Henderson: Let's help little guy, Storms says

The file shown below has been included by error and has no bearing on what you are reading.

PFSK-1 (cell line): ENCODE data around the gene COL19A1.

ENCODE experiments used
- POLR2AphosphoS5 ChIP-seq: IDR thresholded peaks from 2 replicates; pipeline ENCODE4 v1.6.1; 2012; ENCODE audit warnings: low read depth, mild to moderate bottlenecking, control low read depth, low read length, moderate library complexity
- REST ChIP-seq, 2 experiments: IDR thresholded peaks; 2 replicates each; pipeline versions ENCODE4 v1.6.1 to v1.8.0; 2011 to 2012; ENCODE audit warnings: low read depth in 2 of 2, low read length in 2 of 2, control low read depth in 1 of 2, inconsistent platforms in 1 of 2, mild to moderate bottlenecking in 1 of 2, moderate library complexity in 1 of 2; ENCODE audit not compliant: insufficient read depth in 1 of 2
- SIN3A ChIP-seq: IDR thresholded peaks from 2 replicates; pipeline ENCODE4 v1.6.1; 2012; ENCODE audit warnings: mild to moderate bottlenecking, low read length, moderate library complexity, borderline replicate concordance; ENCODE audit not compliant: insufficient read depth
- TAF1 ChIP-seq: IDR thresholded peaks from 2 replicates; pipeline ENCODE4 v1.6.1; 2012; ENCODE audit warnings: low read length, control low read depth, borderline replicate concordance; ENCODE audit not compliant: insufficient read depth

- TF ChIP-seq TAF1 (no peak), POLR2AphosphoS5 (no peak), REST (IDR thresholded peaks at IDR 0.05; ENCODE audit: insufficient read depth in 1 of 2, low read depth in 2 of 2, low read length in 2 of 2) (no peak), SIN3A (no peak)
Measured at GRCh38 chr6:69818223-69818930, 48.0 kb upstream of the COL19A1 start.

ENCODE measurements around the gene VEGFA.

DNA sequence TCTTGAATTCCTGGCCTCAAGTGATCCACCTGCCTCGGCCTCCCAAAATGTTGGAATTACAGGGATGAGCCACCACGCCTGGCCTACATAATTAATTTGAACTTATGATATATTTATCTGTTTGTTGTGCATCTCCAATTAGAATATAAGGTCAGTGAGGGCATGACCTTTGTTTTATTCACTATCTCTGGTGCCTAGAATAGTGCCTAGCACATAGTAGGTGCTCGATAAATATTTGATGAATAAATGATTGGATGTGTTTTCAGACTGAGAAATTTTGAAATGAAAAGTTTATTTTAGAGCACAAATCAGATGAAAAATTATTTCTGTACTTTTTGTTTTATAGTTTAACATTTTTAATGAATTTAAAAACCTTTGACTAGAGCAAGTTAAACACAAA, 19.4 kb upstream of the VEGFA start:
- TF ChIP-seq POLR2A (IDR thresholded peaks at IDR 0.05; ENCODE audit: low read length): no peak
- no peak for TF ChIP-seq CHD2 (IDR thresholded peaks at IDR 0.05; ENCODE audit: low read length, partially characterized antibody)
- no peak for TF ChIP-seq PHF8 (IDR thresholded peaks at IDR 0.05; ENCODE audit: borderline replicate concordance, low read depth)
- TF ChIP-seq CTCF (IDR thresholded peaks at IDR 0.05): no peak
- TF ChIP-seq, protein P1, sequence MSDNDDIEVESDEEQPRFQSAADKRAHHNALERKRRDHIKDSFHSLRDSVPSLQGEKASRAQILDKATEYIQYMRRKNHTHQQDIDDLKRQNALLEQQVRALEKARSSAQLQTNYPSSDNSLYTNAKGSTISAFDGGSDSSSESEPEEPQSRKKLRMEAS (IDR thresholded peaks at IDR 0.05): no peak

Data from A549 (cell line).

Hillsborough County has had its share of flamboyant politicians, but few have been in the class of Ronda Storms. Just calling her controversial doesn't come close to capturing what she is all about. As a county commissioner, she proposed that child abusers be sterilized. She fought against Planned Parenthood. On the issue of gay rights, well, she wasn't a champion. As a state senator, she promoted teaching intelligent design in public classrooms, but she also is a champion of Government in the Sunshine and is always on the lookout to help the little guy fight against the machine. She became a voice of reason at times on contentious issues in Tallahassee and is never unprepared. Given all that, it makes absolute sense she would enter the race to unseat Hillsborough Property Appraiser Rob Turner, who surely must be wishing by now that he had never cavorted with and sent spicy emails to an employee he later fired.It created the perfect opening for Storms. If she wins, she can restore confidence (her word) to the office while trying to give the little guy a break. That's what she told me, anyway, as we chatted a couple of days ago at a Starbucks in Valrico. "Why couldn't you use that office to help people?" she said. "The property appraiser acts like he gets a commission off the money he generates for the county." So there we were, off and running on a 45-minute conversation that was sharply pointed at times and stream-of-consciousness at others. I asked what makes her qualified to hold this post, and she responded with a soliloquy about what the office ought to be and an indictment on what it is. For instance, Storms said if she is elected, she will cut the appraiser's $154,000-per-year salary "by at least 5 percent." She said being in public service has actually cost her a lot of money. "I have an enormous earning capacity," she said. "I could be a lobbyist — a very successful one. But since I have been in office, I have proven myself faithful to the people of this county. I value the whole concept of public service and of helping people be served by their government and not oppressed." While in Tallahassee, she had meetings with Turner about assessment disputes or issues. She said he seldom gave the little guy a break. "When I saw the weight of the property appraiser used against the citizens, I began to cringe," she said. She also said that if an appraiser's error results in overpayment of taxes by the homeowner, she would make sure every penny is refunded. But regulations could make that a promise she can't keep. The state limits the amount of a refund to any homeowner at three years, even if the overpayment was the government's fault and took place over 10 years or more. However, Storms, who has a law degree, says, "It is discretionary. He (Turner) could provide a full refund." Will Shepherd, general counsel for the appraiser's office, said that's just not so. "In no way, shape, or form can a taxpayer get a refund for 10 years. They are cut off at three years," he said. "If it's more than that, you're just plain out of luck." Turner has questioned Storms' ability to run a department with an $11 million budget. He bases that partially on the fact that she was a part owner with other family members of a condo in Longboat Key that fell into foreclosure in 2009. "It isn't what our family wanted," she said. "Everything we did, we did as honorably as we could. We tried to get the loan modified so the rent we could get on the condo would cover the mortgage, but the bank didn't respond. Now we know why. There was a (housing) tsunami at that time. "I know my opponent will say it shows fiscal irresponsibility on my part; he's entitled to his opinion. I will point to my behavior in office. Judge me how I perform." Speaking of job performance, Turner's behavior and texting habits left the county open to a potentially damaging lawsuit. "I believe there will be (a lawsuit)," she said. "And if there are damages, he should pay them out of his own pocket." There has never been an appraiser's race quite like this, and we know why. Everything changed when Ronda Storms got involved. If she beats Turner in the Aug. 14 Republican primary and wins in November, it will be just the beginning. We may never look at that office the same way again. This is just some friendly advice for folks at the at the appraiser's office, though: You might consider stocking up on canned goods. That's a smart thing to do when Storms approach.